While I knew it was a big deal when the Kindle came out in 2007, and then the Kobo and iPad in 2010, but it really struck me that the eBook was mainstream when my mother asked whether she should get an iPad, Kindle, Kobo, or Sony eReader.  I used to think eReading was for geeks at the airport reading books on their Palm Pilots.  These gadgets are for your mom now.  (Just don’t try to explain to her how she can access the internet for free on her Kindle without it being connected to anything.  Trust me.)

For eBooks, the store is now a device instead of a brick and mortar structure.  Realizing that it was important to be competitive in this new reality, many of the eReader providers have developed software that easily crosses platforms to avoid customers getting locked into a store with a device as much as possible.  Most of the of main reading solutions are able to be used on multiple devices – providing access to your reading material on the eReaders PCs, Macs, iPhones, iPads, Blackberries, Android phones and ereaders.  For eBooks in Canada, one can use software based reading applications such as Amazon Kindle, Kobo, iBooks, GoodReader, Stanza and more.  Consumers can now hear about a book, comparison shop across various stores and purchase a book in the time it takes to get out of the house and get into a car.   The eReading app even remembers where you were in the book when you open it on a different device.

Exclusivity with one or another bookstore by certain authors can make it more costly to obtain some books, but it seems that the publishing houses (and retailers) have learned from the staggering success of iTunes to ensure that there is availiability of titles via multiple bookstores, so there is a greater opportunity to shop around more quickly than there was with music in the early days.  The process is so simple that my mom can do it without thinking. Bookstores not connected to any reader are also popping up a lot faster than music sites did – sites like: eBooks.com and Google eBookstore.  Most avid readers also know that there are millions of free books available online at the retail bookstores as well as via sites like Project Gutenburg and the Internet Archive that provide material in various electronic formats.   With solutions from Overdrive becoming increasingly common it is also possible to borrow eBooks from many local libraries.  Kindle users in US are able to lend books to each other for two weeks, spawning services like Lendle to allow strangers to loan each other eBooks.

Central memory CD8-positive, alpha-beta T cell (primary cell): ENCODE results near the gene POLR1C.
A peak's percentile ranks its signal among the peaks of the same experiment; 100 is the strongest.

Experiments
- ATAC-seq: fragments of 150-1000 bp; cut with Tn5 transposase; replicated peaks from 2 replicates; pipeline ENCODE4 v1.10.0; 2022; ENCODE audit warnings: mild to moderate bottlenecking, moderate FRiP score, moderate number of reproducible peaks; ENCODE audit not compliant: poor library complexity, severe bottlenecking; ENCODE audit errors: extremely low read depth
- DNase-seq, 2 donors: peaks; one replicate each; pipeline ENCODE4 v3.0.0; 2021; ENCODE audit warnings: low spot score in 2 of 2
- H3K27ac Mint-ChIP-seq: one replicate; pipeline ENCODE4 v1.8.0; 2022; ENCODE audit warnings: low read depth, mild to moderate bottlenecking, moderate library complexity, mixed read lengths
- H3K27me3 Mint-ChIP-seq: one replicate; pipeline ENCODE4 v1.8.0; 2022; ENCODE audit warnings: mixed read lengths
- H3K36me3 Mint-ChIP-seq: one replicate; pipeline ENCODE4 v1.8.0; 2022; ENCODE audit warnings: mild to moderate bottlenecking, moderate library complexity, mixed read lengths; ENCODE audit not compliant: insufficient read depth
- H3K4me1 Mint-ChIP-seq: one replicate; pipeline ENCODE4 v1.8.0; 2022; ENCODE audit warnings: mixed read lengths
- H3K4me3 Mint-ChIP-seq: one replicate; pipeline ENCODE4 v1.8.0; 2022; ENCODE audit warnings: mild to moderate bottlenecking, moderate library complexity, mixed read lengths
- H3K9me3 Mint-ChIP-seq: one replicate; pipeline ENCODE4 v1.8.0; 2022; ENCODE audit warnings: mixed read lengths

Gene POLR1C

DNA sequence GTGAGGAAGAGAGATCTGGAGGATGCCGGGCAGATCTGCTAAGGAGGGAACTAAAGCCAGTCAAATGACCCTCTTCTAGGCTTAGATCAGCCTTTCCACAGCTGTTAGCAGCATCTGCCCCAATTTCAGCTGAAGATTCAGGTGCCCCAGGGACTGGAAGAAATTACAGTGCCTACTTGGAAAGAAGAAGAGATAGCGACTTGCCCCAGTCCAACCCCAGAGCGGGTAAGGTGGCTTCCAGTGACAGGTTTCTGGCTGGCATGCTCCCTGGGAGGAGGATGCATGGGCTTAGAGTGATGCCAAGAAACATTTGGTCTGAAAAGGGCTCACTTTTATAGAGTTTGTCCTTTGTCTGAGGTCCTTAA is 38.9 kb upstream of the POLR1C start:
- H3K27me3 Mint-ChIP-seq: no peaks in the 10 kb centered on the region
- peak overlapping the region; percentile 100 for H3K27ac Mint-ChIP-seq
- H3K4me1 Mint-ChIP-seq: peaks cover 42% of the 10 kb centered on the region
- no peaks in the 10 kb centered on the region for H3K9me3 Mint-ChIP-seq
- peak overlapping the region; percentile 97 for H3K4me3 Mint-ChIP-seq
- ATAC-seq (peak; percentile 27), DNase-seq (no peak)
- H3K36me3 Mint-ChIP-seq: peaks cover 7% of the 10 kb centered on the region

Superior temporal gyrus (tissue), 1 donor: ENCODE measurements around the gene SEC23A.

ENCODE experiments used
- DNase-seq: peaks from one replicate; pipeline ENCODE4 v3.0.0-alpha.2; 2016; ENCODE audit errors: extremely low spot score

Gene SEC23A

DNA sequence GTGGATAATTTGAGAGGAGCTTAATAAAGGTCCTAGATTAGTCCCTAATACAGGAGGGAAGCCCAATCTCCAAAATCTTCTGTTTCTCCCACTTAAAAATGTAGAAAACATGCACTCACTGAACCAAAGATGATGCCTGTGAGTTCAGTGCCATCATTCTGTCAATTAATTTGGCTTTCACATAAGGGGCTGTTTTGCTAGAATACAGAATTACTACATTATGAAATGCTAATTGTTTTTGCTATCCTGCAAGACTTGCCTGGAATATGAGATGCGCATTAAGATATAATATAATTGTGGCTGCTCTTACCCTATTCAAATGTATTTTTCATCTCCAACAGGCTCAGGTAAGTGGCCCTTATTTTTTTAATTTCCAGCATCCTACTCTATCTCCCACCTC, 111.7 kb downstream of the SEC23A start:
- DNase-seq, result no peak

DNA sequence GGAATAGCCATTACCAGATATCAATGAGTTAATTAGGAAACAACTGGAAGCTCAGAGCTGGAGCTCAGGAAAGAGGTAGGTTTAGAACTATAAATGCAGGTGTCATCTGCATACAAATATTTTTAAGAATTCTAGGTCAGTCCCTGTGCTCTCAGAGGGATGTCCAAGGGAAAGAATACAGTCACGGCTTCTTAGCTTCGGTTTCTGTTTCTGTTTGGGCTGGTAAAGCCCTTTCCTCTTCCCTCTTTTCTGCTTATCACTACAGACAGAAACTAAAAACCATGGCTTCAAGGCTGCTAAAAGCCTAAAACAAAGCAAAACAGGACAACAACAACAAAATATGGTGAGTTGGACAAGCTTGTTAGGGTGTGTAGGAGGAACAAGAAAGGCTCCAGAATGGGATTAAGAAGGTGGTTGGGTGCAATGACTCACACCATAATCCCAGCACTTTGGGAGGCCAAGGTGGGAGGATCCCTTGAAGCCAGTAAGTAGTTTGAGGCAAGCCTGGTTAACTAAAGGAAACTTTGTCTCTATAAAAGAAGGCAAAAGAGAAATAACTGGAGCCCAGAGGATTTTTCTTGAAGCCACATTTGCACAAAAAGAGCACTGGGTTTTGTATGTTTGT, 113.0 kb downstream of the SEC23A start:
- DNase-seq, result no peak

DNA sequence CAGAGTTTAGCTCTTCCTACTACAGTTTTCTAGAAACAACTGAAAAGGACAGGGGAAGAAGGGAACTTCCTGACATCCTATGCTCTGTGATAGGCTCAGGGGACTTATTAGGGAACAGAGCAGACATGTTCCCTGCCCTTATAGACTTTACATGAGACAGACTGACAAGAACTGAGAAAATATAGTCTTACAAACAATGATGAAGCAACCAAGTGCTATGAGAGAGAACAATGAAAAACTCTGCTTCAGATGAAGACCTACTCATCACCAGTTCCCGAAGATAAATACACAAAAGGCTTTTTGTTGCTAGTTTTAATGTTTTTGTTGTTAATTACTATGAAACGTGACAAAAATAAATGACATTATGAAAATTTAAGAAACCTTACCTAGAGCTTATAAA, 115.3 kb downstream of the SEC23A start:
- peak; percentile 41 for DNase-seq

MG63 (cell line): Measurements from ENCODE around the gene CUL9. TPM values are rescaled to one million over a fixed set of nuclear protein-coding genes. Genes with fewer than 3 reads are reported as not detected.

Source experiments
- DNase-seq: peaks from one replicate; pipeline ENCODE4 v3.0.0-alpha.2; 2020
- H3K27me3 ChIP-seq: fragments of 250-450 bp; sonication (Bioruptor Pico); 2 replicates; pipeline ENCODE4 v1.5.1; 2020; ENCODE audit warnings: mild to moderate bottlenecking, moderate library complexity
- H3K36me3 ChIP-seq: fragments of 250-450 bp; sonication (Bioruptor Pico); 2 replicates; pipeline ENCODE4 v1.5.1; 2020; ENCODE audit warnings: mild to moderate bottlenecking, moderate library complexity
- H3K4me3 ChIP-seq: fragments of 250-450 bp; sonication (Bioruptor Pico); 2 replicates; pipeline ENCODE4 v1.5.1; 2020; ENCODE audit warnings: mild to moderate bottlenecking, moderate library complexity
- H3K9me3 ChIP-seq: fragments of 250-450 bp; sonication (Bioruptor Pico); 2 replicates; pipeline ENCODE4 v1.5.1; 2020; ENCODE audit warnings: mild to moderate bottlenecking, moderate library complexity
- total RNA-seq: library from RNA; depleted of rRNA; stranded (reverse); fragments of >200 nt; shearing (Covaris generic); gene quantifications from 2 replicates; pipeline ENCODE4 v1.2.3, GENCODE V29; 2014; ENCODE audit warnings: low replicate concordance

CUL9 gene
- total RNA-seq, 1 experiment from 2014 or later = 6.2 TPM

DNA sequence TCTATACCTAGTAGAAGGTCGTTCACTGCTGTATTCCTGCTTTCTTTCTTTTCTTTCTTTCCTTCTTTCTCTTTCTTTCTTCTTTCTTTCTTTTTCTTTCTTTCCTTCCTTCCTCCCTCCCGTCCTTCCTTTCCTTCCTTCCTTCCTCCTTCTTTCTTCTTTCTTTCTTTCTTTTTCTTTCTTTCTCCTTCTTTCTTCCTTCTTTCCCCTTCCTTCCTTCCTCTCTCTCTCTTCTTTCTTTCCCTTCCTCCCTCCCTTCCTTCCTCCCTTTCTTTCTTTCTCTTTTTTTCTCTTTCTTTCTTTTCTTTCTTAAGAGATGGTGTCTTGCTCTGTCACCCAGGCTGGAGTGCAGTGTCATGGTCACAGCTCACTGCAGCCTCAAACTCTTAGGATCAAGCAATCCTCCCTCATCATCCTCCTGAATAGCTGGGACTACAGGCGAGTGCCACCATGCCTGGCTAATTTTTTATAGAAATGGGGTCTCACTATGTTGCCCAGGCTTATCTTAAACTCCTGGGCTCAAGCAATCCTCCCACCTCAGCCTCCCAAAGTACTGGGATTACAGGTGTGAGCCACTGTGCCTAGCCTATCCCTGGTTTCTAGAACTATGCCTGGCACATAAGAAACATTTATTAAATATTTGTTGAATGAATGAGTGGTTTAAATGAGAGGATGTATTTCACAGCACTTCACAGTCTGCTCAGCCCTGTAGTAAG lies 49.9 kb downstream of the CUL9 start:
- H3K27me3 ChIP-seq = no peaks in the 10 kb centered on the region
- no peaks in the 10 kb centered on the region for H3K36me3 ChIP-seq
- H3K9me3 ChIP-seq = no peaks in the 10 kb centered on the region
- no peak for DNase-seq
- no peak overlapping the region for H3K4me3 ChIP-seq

So much for going to the old bookstore for books.  What about magazines?  Many of the magazine publishers have jumped into the iPad publishing craze.  Some magazine specific iPad apps include Wired, Popular Mechanics (you would expect those for the techheads among us), but also Time, People, Oprah’s ‘O’ Magazine and Martha Stewart Living.  These are the mainstays of magazine racks everywhere.  Do these apps deliver a better experience than the magazine?  Maybe for some.  While they are enjoyable, I personally feel it makes reading the magazines feel more like being online.  I’d rather just enjoy the magazine as I always have so far.